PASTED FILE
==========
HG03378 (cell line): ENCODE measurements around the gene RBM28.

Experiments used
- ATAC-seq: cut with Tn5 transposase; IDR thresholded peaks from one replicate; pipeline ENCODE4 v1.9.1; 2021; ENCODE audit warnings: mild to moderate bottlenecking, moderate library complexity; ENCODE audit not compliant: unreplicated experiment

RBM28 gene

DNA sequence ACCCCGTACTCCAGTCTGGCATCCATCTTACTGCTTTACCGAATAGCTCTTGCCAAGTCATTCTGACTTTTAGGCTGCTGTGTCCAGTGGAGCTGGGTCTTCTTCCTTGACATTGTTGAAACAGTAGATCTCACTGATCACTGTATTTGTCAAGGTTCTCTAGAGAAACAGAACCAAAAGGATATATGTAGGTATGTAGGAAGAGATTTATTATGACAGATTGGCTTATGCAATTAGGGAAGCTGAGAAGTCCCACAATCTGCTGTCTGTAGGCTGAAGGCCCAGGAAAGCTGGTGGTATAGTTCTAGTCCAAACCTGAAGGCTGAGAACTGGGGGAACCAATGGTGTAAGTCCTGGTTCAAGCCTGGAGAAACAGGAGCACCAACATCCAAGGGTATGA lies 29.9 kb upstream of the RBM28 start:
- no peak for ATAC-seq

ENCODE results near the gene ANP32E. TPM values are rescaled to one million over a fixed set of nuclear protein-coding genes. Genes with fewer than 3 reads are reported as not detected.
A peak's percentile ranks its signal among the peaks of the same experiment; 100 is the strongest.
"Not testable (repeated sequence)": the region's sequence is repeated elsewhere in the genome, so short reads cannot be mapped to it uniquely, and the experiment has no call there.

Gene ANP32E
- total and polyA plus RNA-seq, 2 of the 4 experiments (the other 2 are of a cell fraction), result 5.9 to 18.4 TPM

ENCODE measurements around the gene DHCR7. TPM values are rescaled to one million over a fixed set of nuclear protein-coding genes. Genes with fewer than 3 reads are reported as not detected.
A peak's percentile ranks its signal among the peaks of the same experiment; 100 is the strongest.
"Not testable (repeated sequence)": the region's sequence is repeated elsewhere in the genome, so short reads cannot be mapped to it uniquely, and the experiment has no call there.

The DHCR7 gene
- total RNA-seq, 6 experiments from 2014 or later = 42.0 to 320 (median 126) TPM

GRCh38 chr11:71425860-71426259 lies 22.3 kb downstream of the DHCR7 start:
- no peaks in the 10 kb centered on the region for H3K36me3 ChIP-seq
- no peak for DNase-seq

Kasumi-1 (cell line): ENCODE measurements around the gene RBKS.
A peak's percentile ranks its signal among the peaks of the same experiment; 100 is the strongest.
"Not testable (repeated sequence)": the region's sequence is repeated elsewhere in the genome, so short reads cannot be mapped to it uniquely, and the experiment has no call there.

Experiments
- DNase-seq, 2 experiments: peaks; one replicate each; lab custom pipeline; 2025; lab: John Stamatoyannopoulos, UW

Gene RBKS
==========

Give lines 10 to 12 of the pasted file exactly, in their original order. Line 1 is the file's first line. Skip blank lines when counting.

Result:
Gene ANP32E
- total and polyA plus RNA-seq, 2 of the 4 experiments (the other 2 are of a cell fraction), result 5.9 to 18.4 TPM

ENCODE measurements around the gene DHCR7. TPM values are rescaled to one million over a fixed set of nuclear protein-coding genes. Genes with fewer than 3 reads are reported as not detected.